The senior officials I heard going over this deal acknowledged there were parts to like and dislike, but said they got a much stronger plan on economic and job growth than they ever expected. They said they would have stopped the tax cuts for the wealthiest if they could, but they didn’t have the votes. They object to that policy as well as the regressive adjustment for the estate tax, and vowed to keep up the fight against those policies over the next two years. “These are fights we will live to fight another day.” But they said they have staved off a middle-class tax increase, fixed the AMT, got important refundable tax credits from the stimulus for millions of families, and targeted tax cuts to workers making under $106,000 (recipients of the payroll tax cut) and business investment. The typical family, said one official, would see $2,000 in tax relief from the extension of the tax rates, and another $1,500 from the payroll tax cut.
This is an acknowledgement that the economy is still fragile, and that stimulus must be prioritized over economic growth. Last week at this time, however, we had the President announcing a federal worker pay freeze and speaking about the importance of reining in the federal budget deficit. How can those completely muddled policies be reconciled? Furthermore, how can we be convinced that this “stimulus” will stand, and not be cancelled out by a contractionary budget in 2011 that slashes spending? After all, the President praised the Catfood Commission report, and the chairs of the two Budget Committees ever voted for it or found it not savage enough in its cuts.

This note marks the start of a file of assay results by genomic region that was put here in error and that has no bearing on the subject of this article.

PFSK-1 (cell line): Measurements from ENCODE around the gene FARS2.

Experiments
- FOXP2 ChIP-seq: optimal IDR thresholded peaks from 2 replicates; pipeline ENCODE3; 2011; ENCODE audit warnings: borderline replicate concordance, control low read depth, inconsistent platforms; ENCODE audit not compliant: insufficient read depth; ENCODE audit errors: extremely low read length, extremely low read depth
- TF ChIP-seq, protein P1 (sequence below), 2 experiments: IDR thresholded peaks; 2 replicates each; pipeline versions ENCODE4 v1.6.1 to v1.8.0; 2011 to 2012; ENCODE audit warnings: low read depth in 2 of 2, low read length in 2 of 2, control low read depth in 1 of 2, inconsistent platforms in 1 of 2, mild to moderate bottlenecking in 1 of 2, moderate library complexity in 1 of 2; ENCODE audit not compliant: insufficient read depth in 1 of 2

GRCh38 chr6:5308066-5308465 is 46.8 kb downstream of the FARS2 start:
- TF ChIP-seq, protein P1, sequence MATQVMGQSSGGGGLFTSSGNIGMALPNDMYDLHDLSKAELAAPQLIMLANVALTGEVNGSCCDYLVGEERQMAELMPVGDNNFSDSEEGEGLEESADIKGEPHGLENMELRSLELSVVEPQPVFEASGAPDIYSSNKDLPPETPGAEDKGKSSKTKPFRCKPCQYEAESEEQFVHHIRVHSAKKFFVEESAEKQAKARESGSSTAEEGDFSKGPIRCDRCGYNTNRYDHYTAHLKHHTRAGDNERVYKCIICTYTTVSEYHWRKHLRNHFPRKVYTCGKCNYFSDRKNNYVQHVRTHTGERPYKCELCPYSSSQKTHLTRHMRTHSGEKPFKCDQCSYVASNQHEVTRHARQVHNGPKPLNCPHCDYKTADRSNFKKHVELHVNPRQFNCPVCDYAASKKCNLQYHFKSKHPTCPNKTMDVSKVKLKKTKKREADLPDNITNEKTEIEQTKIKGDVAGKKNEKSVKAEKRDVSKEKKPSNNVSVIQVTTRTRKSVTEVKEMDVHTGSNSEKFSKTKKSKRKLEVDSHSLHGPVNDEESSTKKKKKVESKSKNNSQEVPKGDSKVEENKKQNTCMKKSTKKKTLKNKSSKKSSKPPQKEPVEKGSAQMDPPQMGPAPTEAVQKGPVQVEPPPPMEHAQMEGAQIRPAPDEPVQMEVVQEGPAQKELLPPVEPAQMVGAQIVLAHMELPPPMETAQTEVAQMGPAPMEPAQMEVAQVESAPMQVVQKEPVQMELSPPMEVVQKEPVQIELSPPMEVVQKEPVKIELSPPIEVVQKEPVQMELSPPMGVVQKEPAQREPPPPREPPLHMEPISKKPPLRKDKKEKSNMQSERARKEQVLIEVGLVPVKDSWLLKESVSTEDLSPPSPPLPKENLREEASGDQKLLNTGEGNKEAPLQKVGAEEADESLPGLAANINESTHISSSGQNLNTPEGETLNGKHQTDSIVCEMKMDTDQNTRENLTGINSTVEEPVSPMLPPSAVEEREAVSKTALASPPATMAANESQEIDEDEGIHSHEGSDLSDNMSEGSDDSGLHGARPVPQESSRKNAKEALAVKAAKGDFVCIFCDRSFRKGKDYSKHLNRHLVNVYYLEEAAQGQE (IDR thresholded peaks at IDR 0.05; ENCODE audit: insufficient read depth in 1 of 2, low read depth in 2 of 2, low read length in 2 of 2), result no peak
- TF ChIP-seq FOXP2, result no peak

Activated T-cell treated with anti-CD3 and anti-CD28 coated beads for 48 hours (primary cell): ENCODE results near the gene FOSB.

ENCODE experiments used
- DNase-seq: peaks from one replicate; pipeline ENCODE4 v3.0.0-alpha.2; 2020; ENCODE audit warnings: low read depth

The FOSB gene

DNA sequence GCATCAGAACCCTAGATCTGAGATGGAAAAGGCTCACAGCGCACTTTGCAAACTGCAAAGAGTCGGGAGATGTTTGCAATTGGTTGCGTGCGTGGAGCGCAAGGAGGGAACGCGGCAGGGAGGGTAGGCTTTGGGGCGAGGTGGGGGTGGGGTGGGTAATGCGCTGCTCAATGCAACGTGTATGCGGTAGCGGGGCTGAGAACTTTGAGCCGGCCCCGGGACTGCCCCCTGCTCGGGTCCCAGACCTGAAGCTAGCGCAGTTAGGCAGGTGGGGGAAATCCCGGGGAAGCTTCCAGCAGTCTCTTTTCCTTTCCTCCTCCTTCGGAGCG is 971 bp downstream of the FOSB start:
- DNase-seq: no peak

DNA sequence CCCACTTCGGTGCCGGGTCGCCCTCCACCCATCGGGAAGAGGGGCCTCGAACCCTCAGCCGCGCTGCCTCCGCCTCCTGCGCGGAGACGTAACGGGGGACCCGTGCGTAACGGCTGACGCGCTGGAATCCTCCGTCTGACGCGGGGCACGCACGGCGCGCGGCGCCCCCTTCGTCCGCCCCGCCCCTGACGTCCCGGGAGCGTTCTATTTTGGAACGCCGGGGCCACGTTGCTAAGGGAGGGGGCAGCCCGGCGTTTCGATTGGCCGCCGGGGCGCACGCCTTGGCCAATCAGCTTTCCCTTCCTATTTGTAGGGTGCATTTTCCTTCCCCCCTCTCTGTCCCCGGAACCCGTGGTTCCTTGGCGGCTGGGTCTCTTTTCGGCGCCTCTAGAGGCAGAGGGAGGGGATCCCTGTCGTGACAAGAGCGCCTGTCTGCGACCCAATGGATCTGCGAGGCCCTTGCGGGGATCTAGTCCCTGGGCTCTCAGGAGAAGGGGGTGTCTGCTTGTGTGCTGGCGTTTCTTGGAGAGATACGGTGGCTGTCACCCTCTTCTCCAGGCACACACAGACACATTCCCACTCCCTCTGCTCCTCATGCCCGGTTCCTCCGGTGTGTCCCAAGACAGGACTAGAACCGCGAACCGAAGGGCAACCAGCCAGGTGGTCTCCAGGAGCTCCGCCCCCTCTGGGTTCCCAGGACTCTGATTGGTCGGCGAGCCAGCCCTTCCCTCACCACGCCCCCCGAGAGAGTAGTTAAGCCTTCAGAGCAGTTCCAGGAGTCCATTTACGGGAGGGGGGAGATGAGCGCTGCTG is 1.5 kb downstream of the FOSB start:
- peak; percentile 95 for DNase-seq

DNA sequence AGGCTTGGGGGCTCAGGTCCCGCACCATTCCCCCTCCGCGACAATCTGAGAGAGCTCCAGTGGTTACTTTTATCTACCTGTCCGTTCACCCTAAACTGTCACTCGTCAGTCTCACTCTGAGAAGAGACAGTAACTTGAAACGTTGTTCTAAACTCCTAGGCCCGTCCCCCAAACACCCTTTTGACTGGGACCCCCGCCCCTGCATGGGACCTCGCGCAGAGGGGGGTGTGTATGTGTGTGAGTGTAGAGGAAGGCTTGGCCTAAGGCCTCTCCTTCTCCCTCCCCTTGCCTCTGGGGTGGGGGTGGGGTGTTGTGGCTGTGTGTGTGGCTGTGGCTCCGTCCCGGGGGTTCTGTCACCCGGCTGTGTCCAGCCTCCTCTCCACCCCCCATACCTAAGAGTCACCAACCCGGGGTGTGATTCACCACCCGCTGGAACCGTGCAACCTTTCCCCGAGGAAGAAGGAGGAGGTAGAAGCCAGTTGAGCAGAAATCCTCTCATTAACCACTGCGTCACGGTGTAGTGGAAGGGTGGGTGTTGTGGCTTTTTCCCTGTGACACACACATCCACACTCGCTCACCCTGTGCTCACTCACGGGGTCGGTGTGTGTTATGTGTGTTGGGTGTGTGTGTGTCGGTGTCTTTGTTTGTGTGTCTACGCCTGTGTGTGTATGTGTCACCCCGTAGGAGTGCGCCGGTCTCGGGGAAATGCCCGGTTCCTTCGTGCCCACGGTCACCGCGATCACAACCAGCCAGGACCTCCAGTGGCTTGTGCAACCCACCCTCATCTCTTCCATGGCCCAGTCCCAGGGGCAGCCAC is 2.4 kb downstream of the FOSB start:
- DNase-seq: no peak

I put the question directly to these senior officials. And they promptly didn’t answer it. They said that the point of the agreement is to have a big impact on families and tax relief, and that the White House wouldn’t allow those policies not to be implemented or take effect. Furthermore, freezing federal pay was a tough choice, and the President was forthright on what he didn’t like about this deal.
That’s not the point I was making (and I didn’t have the chance to follow up). The point is that the President has been emphasizing the budget for over a year. Now he just made a deal to put another $300 billion on the credit card (actually more than that, as a baseline above current law), and somehow we think that Republicans won’t use the other looming fights – over the debt limit, over funding the government in 2011 – to cut spending and basically undermine this plan significantly? The President’s message is unclear on this point, alternately prioritizing the budget deficit and then the need for stimulus.